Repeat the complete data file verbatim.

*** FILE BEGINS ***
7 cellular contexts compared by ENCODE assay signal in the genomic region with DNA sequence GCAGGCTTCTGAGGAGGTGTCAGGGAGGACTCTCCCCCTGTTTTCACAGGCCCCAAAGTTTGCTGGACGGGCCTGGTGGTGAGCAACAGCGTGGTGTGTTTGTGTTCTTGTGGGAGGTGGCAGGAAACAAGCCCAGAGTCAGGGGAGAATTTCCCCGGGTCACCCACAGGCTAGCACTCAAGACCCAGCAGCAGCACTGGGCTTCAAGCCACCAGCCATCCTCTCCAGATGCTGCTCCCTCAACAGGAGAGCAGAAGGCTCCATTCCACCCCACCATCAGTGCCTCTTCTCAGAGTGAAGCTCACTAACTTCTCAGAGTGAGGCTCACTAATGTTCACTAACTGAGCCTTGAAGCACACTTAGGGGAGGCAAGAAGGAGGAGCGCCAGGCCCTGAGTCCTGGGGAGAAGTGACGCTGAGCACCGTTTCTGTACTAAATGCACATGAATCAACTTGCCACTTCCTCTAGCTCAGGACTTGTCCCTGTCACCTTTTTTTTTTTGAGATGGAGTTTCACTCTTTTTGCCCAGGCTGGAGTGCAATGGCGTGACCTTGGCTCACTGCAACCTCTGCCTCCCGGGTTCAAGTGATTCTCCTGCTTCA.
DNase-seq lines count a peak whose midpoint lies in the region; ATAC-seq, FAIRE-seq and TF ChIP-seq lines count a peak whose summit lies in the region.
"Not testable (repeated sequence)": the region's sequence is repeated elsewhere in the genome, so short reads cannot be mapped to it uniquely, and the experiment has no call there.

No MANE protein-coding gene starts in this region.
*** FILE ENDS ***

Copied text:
7 cellular contexts compared by ENCODE assay signal in the genomic region with DNA sequence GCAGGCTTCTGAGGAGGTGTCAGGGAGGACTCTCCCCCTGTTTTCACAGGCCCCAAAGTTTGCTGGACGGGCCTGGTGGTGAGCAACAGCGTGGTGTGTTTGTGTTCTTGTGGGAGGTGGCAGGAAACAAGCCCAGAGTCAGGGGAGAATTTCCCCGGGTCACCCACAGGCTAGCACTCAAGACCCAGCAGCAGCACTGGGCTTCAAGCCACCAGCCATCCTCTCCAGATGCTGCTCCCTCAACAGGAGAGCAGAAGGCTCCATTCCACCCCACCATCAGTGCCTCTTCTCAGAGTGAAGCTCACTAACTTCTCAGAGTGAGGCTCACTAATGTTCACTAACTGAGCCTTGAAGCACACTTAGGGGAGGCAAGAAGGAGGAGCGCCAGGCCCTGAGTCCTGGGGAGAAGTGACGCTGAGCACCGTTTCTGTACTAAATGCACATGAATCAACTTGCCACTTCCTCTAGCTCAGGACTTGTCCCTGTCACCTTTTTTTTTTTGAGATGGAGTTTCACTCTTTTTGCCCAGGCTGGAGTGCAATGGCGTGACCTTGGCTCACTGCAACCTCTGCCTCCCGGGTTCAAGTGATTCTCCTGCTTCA.
DNase-seq lines count a peak whose midpoint lies in the region; ATAC-seq, FAIRE-seq and TF ChIP-seq lines count a peak whose summit lies in the region.
"Not testable (repeated sequence)": the region's sequence is repeated elsewhere in the genome, so short reads cannot be mapped to it uniquely, and the experiment has no call there.

No MANE protein-coding gene starts in this region.